An Eastern European Perspective: Models, Semantics, Functions
Instead of Conclusion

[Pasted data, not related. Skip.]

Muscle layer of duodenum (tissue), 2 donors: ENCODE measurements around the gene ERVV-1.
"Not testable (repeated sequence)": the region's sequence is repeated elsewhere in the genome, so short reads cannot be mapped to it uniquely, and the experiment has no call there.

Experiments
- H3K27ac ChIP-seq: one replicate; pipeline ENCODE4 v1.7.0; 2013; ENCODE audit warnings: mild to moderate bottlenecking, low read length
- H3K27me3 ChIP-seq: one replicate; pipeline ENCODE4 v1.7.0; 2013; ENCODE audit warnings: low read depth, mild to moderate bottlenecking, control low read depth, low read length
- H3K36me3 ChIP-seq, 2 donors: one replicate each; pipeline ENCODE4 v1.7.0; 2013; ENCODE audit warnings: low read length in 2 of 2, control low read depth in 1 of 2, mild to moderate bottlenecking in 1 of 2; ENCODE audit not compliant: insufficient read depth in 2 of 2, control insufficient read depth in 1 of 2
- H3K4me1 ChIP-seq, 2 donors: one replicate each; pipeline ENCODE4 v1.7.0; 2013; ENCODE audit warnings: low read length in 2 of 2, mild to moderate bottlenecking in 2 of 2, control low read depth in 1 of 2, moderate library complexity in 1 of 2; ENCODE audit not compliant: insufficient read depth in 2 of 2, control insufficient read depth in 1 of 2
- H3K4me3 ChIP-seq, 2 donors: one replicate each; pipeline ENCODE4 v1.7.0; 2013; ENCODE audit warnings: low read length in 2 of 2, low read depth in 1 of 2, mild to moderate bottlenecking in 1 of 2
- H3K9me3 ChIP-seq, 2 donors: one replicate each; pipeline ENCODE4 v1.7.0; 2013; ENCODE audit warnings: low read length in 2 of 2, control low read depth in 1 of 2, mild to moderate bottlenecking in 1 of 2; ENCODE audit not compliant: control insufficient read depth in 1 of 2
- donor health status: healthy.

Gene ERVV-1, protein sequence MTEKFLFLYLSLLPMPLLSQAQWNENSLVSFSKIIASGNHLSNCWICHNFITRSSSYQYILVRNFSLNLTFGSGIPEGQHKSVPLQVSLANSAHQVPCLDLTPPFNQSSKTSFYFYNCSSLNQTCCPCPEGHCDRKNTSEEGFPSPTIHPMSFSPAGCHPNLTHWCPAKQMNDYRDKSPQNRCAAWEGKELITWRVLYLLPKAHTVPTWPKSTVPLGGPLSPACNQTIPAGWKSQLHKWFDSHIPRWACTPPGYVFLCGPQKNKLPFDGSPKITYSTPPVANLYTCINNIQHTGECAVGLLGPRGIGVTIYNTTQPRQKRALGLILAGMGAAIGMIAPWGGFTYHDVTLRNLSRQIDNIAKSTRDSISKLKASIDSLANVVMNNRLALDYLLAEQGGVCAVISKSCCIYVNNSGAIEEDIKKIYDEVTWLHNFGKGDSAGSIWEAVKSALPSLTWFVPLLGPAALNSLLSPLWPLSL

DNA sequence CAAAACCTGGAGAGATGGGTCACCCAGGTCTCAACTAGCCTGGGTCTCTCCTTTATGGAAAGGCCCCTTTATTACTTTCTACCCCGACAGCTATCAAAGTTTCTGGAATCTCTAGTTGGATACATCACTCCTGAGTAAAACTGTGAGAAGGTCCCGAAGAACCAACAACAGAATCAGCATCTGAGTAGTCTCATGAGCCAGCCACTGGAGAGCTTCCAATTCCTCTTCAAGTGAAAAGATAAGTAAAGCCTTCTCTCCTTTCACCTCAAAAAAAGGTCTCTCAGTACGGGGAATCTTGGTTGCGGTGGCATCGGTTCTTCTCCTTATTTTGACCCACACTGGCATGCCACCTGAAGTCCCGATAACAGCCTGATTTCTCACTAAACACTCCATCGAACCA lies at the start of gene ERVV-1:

The aim of this monograph has been twofold: to contribute to rebalancing the debate on Modernist translation from a non-Western Eurocentric perspective, and to relaunch research into Modernist models of literary translation. The realization of these goals required the creation of a new theoretical language and conceptual framework for describing a complex set of tendencies in twentieth-century artistic translation, which were not only culturally diverse and contradictory, but in some cases even mutually exclusive. The starting assumption for this research was that to understand Modernist translation in its complexity is to confront mutually opposing artistic principles and practices which occurred in the most distant geomodernisms. These include the oppositions: illusionist/ anti-illusionist, elite/ popular, autonomous/ instrumental, High Modernist/ avant-garde, elite/ popular and autonomous/ ideologically instrumental. Eight models of literary translation were then identified on the basis of strictly defined formal, functional, and semantic criteria. The reconstructed models were also presented in terms of their mutual oppositions and reciprocities. For, as has been the argument from the outset of this book (which derived much of its theoretical and methodological inspiration from the Prague Linguistic School), certain distinctive features of particular styles of Modernist translation emerge most clearly in opposition to others. For instance, Parnassian translation is best characterized in contrast to Symbolist translation. Mannerist translation reveals its features most clearly in opposition to Cubist translation. The distinctive features of Constructivist translation become manifest in opposition to Neoclassicist translation, and so on. In general, Modernist translation developed against the background of...
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